Halt the rise: beat the burden of diabetes

2016-04-07 06:00
Heart Foundation Photo:

Heart Foundation Photo:

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Today is globally celebrated as World Health Day. This year the focus is on the Heart and Stroke Foundation SA (HSFSA) which joins the World Health Organisation to “Halt the rise - Beat Diabetes”.

The burden of diabetes

In South Africa it is estimated that somewhere between 1 and 2 in every 10 adults has diabetes, with a much higher prevalence of 1 in every 4 adults in the ages of 60 and above.

This paints a concerning picture, as the rate of diabetes is growing and poses a big challenge to governments, health services, communities and individuals, leading not only to poor health, disability and premature death, but also impacting on health care costs and loss of productivity.

Diabetes and heart health

With diabetes, prolonged high blood sugar levels can severely compromise every organ system in the body, causing nerve damage, kidney failure, blindness, impotence and infections that can lead to amputations. However, heart disease and strokes are actually the biggest killers in those with diabetes.

“Diabetes more than doubles the risk for heart disease or strokes, which is why the HSFSA is joining the fight and emphasizing the importance of preventing diabetes”, further explains Dr Mungal-Singh, CEO of the HSFSA.

Diabetes increases the risk for heart disease directly by high glucose levels damaging the blood vessels, making them more prone to build up and stiffness. This means people with diabetes are more likely to develop atherosclerosis - the narrowing and hardening of blood vessels - at a younger age compared to people without diabetes.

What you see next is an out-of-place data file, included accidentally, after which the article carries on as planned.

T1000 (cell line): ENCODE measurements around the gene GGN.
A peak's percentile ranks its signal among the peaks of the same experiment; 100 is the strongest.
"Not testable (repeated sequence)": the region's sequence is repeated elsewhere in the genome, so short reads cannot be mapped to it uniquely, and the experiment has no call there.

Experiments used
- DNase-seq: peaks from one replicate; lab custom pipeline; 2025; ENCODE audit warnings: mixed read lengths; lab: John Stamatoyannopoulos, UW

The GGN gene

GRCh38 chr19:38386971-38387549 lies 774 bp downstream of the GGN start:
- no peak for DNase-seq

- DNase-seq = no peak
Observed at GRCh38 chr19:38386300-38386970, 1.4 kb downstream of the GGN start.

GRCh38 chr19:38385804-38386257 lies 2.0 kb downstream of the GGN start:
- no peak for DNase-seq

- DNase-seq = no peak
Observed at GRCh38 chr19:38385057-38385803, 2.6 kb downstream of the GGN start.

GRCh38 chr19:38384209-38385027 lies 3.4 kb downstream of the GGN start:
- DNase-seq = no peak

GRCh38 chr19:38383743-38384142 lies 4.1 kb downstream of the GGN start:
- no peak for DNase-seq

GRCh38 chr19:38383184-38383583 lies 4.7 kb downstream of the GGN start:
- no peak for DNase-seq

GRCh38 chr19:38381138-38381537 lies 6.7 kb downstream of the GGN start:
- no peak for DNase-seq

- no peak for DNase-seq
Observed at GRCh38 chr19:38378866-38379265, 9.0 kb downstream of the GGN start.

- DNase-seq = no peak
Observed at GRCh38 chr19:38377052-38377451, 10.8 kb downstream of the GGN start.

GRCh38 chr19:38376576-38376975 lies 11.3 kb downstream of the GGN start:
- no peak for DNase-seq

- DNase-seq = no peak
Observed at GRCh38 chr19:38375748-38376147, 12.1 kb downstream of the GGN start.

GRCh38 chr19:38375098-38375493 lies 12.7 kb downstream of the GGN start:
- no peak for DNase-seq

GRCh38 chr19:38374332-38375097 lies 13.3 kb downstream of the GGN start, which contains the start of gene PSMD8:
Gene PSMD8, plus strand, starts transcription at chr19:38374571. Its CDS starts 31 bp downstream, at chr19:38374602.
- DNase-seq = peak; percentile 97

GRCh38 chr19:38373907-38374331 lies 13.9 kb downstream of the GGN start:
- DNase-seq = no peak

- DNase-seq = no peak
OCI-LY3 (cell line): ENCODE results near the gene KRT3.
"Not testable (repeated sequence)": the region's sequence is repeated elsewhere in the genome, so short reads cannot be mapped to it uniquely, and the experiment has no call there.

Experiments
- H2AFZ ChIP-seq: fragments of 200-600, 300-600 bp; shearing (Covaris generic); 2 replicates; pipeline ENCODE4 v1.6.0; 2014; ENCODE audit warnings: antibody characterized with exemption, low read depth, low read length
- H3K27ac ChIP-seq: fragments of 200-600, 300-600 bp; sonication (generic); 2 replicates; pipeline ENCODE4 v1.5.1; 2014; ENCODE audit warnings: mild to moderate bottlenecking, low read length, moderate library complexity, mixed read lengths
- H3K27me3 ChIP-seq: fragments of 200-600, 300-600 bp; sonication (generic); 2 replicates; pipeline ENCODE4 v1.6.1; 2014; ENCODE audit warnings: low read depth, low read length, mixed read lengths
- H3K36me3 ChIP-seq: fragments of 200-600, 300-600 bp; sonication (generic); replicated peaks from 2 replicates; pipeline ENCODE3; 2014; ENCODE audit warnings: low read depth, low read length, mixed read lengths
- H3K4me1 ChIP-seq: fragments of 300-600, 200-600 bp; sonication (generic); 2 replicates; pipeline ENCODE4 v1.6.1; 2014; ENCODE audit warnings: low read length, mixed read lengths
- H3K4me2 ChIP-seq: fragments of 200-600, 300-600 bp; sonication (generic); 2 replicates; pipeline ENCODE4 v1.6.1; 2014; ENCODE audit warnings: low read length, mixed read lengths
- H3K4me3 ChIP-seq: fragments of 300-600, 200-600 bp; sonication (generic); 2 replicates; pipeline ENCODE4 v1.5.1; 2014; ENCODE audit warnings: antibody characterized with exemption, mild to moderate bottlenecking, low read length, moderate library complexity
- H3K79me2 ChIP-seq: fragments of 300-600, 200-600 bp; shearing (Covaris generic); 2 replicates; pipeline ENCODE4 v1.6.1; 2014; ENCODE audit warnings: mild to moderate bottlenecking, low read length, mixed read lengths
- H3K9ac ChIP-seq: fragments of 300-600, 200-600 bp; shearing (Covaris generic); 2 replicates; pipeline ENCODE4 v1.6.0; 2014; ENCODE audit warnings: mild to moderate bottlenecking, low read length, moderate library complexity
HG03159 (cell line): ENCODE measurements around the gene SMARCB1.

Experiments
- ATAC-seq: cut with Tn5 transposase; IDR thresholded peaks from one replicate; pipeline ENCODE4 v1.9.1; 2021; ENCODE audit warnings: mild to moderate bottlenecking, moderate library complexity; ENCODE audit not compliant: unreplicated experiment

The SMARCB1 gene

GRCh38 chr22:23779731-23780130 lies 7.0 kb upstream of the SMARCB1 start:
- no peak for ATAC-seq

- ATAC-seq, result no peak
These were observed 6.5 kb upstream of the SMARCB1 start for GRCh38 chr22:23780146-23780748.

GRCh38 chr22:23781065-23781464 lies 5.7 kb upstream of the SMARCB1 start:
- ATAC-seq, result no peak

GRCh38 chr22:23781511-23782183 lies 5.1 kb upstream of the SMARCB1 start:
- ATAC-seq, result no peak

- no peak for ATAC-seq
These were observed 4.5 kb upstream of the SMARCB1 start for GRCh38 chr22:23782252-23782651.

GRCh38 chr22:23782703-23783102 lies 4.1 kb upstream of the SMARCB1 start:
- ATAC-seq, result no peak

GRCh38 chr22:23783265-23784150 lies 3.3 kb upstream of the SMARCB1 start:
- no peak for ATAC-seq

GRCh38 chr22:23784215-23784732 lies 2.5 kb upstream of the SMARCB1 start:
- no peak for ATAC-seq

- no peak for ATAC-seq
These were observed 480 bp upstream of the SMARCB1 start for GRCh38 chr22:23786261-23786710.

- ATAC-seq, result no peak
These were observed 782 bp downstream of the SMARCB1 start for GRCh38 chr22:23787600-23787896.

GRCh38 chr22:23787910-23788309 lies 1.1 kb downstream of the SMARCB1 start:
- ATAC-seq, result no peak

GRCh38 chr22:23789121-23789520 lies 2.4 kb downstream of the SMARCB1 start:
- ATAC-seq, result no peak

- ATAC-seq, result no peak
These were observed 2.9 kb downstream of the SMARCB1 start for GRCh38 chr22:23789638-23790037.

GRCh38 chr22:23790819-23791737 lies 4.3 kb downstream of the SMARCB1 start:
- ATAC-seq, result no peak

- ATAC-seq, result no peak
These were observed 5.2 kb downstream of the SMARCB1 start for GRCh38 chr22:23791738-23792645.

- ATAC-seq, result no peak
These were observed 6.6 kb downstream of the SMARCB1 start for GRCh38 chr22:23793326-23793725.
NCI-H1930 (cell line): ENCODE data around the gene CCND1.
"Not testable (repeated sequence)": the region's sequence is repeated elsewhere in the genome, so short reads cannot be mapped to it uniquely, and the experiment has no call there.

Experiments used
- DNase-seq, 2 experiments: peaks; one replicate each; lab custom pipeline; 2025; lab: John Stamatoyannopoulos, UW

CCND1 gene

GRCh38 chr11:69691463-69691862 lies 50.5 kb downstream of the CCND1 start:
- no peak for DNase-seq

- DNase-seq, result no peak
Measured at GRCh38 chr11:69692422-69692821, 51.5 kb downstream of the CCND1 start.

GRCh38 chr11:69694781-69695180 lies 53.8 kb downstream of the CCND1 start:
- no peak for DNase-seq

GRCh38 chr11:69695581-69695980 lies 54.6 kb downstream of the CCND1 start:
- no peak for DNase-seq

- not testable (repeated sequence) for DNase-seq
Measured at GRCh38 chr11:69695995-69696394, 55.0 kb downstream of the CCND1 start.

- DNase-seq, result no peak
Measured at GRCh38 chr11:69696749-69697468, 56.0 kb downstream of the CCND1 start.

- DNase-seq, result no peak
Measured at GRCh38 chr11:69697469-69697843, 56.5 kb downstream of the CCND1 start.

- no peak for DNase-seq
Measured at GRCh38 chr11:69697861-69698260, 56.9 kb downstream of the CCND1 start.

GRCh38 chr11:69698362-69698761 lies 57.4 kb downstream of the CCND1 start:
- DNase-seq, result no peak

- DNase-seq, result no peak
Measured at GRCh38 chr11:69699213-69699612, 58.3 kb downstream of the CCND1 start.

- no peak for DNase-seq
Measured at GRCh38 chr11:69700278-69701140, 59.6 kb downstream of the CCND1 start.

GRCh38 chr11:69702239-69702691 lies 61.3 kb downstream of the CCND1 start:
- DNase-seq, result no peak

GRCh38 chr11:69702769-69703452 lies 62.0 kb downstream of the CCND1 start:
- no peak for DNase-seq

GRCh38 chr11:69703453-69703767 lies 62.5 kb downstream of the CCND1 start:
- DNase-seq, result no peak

The narrowing and eventual blockage of blood vessels can lead to heart attacks and strokes.

When suffering a heart attack or a stroke, the prognosis is often worse for someone with diabetes than for someone without.

Diabetes and heart disease share very similar root causes - unhealthy lifestyles, inactivity and excess weight.

Five steps to prevent diabetes

.If in doubt, check! The best way to find out if you have diabetes is to have your blood sugar (glucose) level measured.

.Eat healthy - A healthy diet with plenty of vegetables and fruits, and lower amounts of added sugars and unhealthy fats can help prevent type-2 diabetes.

.Be moderately active for at least 30 minutes on most days of the week.

.Don’t smoke! Smoking and diabetes together is dangerous.

.Follow medical advice.

The HSFSA encourages people to find out whether they are at risk, and start making small changes today to live a healthier lifestyle.

  • For more information visit www.heartfoundation.co.za or find them on www.facebook.com/HeartStrokeSA and www.twitter.com/SAHeartStroke

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